**Please Note: **
This article is written for users of the following Microsoft Excel versions: 2007, 2010, and 2013. If you are using an earlier version (Excel 2003 or earlier), *this tip may not work for you*. For a version of this tip written specifically for earlier versions of Excel, click here: Rounding to the Nearest Quarter Hour.

Lisa is trying to set up a timesheet. It needs to go by the seven-minute rule. If it is 7 minutes till the hour it rounds to, say, 8:00 am; if it is 10 till it rounds to 7:45. If it is 7 minutes after it would be 8:00, and 8 minutes after would be 8:15 am. In other words, whatever time is entered needs to be rounded to the nearest quarter hour.

The full name of the rule that Lisa mentions is the "7/8 minute rule." It's a throwback to when timecards were processed manually. Depending on the particular time clock, the rule may not have the same result as quarter-hour rounding. Consider that the 7/8 rule rounds down all the way to 7 minutes and 59.9 seconds whereas quarter-hour rounding rounds down only to 7 minutes and 29.9 seconds. It's not a huge difference, but the 7/8 minute rule in a payroll context gives employers a 30 second freebie.

If Lisa is only entering hours and minutes, then quarter-hour rounding is just fine. This can be handled in a number of different ways. For instance, you could create a lookup table that shows what the rounded time would be for each time within the hour, and then—based on the number of minutes in the original time—use VLOOKUP (or one of the other lookup functions) to determine the correct minutes.

A better way, however, is to remember that Excel stores times as a fraction of a day, so to convert any given time to minutes you simply multiply a time value by the number of minutes in a day (24 * 60 = 1440). You can then divide by the desired time interval, in this case 15. This means that you can use any of the following equivalent formulas, if the time you want to round is in cell A1:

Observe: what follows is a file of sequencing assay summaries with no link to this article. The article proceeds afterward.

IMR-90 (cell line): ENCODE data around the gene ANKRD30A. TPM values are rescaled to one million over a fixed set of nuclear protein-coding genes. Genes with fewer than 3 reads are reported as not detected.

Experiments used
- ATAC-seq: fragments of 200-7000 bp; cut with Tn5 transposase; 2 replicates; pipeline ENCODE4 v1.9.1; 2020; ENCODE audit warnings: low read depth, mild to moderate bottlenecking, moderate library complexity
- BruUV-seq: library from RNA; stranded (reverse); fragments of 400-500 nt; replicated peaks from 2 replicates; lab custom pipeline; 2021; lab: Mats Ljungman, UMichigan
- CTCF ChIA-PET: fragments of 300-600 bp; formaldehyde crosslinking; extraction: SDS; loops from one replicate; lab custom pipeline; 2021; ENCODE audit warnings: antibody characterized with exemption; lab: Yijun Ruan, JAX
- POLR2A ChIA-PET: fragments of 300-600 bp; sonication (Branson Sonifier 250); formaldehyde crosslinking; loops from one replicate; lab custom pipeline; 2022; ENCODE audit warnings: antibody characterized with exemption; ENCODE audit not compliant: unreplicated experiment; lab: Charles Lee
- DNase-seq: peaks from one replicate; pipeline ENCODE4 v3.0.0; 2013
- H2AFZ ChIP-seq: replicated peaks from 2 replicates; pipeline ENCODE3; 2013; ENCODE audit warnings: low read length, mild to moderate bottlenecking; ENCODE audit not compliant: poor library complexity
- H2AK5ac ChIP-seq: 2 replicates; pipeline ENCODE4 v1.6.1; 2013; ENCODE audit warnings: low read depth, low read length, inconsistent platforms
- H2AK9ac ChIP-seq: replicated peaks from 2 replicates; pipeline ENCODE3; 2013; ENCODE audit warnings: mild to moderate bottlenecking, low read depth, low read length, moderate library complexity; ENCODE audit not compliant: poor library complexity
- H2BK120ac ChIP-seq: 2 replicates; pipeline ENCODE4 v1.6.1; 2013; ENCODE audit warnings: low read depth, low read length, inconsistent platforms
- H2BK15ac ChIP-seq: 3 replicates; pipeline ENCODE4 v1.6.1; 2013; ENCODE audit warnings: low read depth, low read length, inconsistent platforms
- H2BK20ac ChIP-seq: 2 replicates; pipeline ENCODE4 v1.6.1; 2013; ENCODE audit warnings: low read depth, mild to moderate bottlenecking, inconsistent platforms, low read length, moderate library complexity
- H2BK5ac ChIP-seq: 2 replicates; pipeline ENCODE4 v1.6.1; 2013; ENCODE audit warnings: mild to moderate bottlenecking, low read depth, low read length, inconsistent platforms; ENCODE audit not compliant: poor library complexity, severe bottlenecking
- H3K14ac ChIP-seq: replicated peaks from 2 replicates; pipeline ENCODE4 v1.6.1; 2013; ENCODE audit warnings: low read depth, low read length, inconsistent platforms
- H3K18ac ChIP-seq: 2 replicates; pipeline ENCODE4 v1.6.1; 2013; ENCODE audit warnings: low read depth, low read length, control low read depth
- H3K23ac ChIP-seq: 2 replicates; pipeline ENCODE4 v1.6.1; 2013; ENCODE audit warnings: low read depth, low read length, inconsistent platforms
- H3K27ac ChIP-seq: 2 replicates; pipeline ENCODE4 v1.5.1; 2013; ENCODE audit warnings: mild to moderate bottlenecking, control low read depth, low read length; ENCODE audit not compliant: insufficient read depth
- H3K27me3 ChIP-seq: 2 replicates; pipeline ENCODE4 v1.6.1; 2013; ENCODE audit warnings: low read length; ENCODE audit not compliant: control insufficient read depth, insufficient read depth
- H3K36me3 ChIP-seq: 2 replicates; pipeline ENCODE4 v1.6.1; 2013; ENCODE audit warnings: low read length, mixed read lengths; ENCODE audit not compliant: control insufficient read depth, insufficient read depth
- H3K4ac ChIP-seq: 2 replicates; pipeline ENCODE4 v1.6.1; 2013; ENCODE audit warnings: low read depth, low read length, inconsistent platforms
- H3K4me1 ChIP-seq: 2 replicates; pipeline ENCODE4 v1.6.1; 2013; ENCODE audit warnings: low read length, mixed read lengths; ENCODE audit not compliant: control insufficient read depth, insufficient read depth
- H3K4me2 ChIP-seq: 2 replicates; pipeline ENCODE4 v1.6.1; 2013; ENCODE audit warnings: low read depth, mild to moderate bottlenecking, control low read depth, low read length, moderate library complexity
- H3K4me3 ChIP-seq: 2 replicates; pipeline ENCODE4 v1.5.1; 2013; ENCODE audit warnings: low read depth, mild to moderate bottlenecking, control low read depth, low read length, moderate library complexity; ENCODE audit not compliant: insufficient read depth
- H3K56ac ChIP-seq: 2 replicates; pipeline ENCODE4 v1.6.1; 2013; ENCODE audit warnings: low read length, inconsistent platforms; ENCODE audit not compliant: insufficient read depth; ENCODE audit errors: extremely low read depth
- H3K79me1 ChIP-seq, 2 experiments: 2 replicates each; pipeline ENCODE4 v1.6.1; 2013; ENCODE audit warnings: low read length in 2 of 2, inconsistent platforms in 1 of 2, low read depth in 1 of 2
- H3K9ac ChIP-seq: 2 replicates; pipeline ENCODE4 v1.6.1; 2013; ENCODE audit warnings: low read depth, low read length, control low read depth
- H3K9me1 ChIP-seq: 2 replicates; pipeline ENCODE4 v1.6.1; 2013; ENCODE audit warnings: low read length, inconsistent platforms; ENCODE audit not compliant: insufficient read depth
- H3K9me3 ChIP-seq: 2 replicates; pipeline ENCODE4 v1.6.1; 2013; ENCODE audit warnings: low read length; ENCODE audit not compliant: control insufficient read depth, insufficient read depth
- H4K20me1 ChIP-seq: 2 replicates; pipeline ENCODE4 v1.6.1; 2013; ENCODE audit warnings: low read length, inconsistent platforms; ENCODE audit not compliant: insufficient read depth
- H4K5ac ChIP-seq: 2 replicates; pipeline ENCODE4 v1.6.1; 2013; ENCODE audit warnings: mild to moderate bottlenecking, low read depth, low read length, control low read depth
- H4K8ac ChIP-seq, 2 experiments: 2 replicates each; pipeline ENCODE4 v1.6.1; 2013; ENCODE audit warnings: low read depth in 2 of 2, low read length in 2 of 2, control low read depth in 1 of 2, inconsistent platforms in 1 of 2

=ROUND(A1*(24*60/15),0)/(24*60/15) =ROUND(A1*(1440/15),0)/(1440/15) =ROUND(A1*96,0)/96

If you prefer, you can also "reverse" the formula by using any of these equivalent formulas:

=ROUND(A1/(15/(24*60)),0)*(15/(24*60)) =ROUND(A1/(15/1440),0)*(15/1440) =ROUND(A1/0.01041667,0)*0.01041667

If you have the Analysis ToolPak enabled on your system, you could also use the MROUND function to determine the rounded time. The following are equivalent formulas that use the MROUND function:

=MROUND(A1,15/60/24) =MROUND(A1,0.25/24) =MROUND(A1,0.01041667)

If you are not comfortable figuring out the number that Excel uses to represent 15 minutes (as is done in these formulas), you could combine MROUND with the TIME function, in this manner:

=MROUND(A1,TIME(0,15,0))

As mentioned, all the formulas presented so far assume that seconds are not being entered into the original value. If they are being entered and you want to use the 7/8 rule exactly (favoring the employer for that half minute), then you need to use an adapted formula, in this manner:

=ROUND((A1*1440-0.5)/15,0)*(15/1440)

*ExcelTips* is your source for cost-effective Microsoft Excel training.
This tip (9360) applies to Microsoft Excel 2007, 2010, and 2013. You can find a version of this tip for the older menu interface of Excel here: **Rounding to the Nearest Quarter Hour**.

**Create Custom Apps with VBA!** Discover how to extend the capabilities of Office 2013 (Word, Excel, PowerPoint, Outlook, and Access) with VBA programming, using it for writing macros, automating Office applications, and creating custom applications. Check out *Mastering VBA for Office 2013* today!